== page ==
Fawn among the flowers
Veledan, via Commons
A fawn in a forest may look cute but don't be tempted to touch. There will be consequences ...
If you should stumble across this small yet wonderful bundle of life, a tiny baby deer lying curled up in a meadow, please act like Moses confronted with the burning bush. Not that you need to remove your shoes, but you should stop in your tracks immediately and watch it silently from a distance.
Any further approach would mean danger for this little one, and a tenderly meant touch would actually be its death sentence!
This is because the scent of a human, clinging to its delicate young hide, would cause the mother to stay away in fear. Nothing could bring her back to suckle her infant, and it would have to die in misery.
Many people, on seeing such a young fawn lying in a meadow by itself, mistakenly assume that it has been abandoned by its mother. Year in, year out, many young deer die as a result of being handled in ignorance.
In fact, the doe is always in the vicinity of her offspring, even though it appears she has abandoned it. She purposely keeps herself a certain distance away, so that predators might not be alerted to the presence of the helpless infant. She tucks it into this safe hiding place for the first three to five days after birth, until it is old enough to follow her for significant distances.
Why should a wildflower meadow in spring be the most suitable hiding place for a baby deer? Because nowhere else would this motionless little body be less noticeable! Its white-spotted hide becomes ‘optically dissolved’ into the many white spots of countless blossoms on the meadow; a near-perfect camouflage. In any other place, for example in a dark leafy forest glen, its white spots would make it particularly noticeable.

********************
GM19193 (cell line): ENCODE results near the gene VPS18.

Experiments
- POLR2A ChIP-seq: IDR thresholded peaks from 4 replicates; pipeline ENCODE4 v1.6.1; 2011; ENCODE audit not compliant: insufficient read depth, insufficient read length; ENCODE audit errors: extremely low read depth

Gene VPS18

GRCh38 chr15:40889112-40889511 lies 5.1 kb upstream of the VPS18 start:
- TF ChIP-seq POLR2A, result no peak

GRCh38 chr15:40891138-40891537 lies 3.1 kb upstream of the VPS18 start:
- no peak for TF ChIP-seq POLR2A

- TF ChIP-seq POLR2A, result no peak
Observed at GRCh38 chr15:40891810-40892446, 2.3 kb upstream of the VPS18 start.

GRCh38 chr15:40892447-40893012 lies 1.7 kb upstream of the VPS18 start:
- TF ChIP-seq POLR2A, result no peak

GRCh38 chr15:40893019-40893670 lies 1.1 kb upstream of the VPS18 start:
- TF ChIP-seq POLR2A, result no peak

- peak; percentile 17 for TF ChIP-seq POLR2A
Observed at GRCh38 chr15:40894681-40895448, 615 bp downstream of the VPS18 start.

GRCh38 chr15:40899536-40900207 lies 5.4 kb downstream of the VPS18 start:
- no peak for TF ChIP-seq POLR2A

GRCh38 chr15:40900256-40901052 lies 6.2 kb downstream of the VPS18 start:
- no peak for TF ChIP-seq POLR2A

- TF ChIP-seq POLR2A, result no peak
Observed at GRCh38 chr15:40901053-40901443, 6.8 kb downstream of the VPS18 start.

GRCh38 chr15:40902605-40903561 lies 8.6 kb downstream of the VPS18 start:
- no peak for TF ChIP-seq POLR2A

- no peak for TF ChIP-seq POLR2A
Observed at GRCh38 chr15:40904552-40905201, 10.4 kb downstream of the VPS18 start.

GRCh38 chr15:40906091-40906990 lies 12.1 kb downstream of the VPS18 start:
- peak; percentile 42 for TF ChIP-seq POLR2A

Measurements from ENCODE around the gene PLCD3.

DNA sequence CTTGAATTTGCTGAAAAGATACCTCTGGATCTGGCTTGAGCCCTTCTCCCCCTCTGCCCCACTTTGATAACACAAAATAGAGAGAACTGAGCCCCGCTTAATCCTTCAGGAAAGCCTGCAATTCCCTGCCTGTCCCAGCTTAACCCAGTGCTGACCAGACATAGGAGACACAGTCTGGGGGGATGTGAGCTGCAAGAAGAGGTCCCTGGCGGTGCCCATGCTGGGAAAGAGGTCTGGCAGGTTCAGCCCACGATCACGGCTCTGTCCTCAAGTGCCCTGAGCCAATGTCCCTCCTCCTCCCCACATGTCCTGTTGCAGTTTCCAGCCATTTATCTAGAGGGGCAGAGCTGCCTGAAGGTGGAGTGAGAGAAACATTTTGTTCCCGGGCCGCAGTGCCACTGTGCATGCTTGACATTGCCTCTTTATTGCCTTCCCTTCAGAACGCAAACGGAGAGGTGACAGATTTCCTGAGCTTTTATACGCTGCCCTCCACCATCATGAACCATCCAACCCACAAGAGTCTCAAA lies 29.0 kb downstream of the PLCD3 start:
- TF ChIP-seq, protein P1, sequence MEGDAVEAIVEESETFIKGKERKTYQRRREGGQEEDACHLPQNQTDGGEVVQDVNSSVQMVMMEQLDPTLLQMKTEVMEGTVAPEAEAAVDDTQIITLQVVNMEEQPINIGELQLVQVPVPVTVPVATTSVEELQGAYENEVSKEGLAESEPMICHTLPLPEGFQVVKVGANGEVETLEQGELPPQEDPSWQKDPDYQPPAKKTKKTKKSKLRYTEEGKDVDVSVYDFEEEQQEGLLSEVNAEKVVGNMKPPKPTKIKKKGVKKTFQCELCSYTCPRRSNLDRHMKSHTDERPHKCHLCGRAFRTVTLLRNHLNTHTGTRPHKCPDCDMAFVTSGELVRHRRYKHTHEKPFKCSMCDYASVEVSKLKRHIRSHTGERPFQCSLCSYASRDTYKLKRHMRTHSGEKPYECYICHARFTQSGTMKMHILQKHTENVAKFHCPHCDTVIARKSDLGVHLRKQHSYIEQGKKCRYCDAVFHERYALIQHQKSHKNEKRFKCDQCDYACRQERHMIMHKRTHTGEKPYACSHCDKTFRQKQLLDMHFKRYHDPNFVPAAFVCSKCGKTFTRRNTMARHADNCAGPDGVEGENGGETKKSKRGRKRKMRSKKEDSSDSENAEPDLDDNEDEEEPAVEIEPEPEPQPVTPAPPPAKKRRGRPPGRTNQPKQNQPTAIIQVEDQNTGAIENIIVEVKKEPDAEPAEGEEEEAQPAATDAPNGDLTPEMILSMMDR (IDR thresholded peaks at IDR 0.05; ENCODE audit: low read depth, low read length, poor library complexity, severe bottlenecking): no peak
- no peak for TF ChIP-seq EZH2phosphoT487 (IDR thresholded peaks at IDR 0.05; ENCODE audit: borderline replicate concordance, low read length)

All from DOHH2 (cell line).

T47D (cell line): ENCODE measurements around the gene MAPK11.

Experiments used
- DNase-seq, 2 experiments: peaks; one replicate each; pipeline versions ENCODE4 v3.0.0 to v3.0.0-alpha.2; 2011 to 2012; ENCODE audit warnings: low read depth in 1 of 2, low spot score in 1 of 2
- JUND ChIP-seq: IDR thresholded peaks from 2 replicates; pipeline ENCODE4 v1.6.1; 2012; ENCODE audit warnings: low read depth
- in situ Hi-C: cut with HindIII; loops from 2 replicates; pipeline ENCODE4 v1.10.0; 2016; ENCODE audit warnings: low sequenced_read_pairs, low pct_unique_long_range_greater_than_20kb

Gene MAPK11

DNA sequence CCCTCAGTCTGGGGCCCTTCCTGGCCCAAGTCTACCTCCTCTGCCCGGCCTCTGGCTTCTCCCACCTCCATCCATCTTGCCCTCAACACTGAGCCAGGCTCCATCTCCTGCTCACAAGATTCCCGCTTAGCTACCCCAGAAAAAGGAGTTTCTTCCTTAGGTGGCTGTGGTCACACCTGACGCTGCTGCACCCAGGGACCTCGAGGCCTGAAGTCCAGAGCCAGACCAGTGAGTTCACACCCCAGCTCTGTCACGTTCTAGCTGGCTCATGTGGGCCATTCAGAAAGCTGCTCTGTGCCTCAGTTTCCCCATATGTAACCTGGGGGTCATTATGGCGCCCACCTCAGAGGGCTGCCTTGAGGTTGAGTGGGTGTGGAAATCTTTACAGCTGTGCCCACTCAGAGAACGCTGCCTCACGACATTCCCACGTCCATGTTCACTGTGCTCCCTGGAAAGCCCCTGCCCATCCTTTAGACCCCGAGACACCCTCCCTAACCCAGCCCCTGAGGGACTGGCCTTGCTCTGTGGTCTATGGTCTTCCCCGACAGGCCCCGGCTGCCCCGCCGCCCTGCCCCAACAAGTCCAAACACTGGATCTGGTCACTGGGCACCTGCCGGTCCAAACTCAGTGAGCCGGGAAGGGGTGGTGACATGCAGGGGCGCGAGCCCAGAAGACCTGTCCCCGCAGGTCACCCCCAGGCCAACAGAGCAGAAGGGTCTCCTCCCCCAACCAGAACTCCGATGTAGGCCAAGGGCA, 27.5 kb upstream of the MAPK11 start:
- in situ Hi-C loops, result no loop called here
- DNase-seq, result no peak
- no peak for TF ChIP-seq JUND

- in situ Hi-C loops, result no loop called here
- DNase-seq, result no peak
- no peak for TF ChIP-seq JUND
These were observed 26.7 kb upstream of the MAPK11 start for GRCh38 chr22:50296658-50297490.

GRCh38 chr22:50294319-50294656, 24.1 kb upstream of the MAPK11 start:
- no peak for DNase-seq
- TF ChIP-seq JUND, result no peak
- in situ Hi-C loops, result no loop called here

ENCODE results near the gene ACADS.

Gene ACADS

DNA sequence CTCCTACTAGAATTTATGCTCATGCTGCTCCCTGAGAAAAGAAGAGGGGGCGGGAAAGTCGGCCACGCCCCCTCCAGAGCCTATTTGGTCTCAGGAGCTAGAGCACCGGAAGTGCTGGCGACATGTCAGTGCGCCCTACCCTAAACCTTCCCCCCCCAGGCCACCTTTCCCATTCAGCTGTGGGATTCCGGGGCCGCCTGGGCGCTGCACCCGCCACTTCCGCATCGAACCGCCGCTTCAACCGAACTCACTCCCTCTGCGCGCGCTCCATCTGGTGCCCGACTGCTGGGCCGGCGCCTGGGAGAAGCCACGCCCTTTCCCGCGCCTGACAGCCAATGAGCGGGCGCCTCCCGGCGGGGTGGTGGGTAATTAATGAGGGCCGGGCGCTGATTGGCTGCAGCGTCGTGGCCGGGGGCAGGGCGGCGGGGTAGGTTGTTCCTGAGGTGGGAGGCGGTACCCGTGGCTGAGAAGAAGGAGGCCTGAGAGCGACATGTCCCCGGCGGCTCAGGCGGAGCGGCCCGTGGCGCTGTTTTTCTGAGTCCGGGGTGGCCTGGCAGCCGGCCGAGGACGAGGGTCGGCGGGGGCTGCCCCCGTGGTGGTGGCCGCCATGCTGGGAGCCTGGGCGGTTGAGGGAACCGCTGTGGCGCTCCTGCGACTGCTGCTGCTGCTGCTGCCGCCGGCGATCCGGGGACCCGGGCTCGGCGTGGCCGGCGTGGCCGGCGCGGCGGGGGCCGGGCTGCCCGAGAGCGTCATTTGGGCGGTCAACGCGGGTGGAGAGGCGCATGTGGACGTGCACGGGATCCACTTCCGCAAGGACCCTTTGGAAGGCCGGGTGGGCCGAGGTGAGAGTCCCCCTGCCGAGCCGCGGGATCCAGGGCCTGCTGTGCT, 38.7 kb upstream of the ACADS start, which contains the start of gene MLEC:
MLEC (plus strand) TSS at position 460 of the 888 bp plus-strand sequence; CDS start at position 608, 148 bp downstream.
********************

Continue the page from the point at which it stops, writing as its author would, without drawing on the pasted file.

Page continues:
You will never see a mother deer hide her baby in the wrong place—always into the exactly appropriate type of hideaway. It goes without saying, that the behaviour of the infant fawn is also perfectly suited to the whole purpose of the camouflage. As mother withdraws from the scene, baby doesn’t follow but ducks down into the grass and stays motionless, as if it knows that any movement could betray its presence.
The most amazing thing of all is that even the development of this little deer before it is born appears to be totally geared towards this immensely purposeful behaviour of mother and child. The egg cell in the doe’s body may be fertilized in the height of summer, but nevertheless the young embryo, for four or five months, barely grows at all in any noticeable way. However, in the middle of winter it starts to grow in a normal fashion. It’s only through this amazing delay mechanism that the baby deer comes into the world at exactly the right time—in May/June—just when the meadows are in full bloom!
All this marvellous, purposeful interactive programming could not result from evolutionary ‘chance and necessity’. Surely it speaks, instead, of creative design and planning—for those who have eyes to see.
(Translated and adapted from the German by Carl Wieland.)